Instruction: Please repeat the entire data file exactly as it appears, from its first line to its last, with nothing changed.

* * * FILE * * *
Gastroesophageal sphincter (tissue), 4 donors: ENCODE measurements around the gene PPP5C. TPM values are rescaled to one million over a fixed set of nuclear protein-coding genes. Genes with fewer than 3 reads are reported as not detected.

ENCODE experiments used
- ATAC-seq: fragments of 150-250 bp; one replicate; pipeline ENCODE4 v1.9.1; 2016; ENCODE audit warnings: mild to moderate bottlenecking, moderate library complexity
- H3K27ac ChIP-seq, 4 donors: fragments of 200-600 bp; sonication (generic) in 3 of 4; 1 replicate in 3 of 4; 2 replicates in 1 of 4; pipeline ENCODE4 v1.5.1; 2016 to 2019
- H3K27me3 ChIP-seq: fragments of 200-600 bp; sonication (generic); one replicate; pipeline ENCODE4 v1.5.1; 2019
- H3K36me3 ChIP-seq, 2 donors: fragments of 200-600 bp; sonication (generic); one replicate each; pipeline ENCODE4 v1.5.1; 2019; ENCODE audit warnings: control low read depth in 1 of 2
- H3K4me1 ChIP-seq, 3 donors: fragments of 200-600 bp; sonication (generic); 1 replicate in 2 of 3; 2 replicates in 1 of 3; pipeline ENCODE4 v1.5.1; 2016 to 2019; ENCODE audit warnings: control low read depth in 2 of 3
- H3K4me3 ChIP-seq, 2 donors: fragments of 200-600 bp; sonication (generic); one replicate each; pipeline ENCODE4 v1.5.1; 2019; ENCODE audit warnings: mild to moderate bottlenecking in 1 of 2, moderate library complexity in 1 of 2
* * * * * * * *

Gastroesophageal sphincter (tissue), 4 donors: ENCODE measurements around the gene PPP5C. TPM values are rescaled to one million over a fixed set of nuclear protein-coding genes. Genes with fewer than 3 reads are reported as not detected.

ENCODE experiments used
- ATAC-seq: fragments of 150-250 bp; one replicate; pipeline ENCODE4 v1.9.1; 2016; ENCODE audit warnings: mild to moderate bottlenecking, moderate library complexity
- H3K27ac ChIP-seq, 4 donors: fragments of 200-600 bp; sonication (generic) in 3 of 4; 1 replicate in 3 of 4; 2 replicates in 1 of 4; pipeline ENCODE4 v1.5.1; 2016 to 2019
- H3K27me3 ChIP-seq: fragments of 200-600 bp; sonication (generic); one replicate; pipeline ENCODE4 v1.5.1; 2019
- H3K36me3 ChIP-seq, 2 donors: fragments of 200-600 bp; sonication (generic); one replicate each; pipeline ENCODE4 v1.5.1; 2019; ENCODE audit warnings: control low read depth in 1 of 2
- H3K4me1 ChIP-seq, 3 donors: fragments of 200-600 bp; sonication (generic); 1 replicate in 2 of 3; 2 replicates in 1 of 3; pipeline ENCODE4 v1.5.1; 2016 to 2019; ENCODE audit warnings: control low read depth in 2 of 3
- H3K4me3 ChIP-seq, 2 donors: fragments of 200-600 bp; sonication (generic); one replicate each; pipeline ENCODE4 v1.5.1; 2019; ENCODE audit warnings: mild to moderate bottlenecking in 1 of 2, moderate library complexity in 1 of 2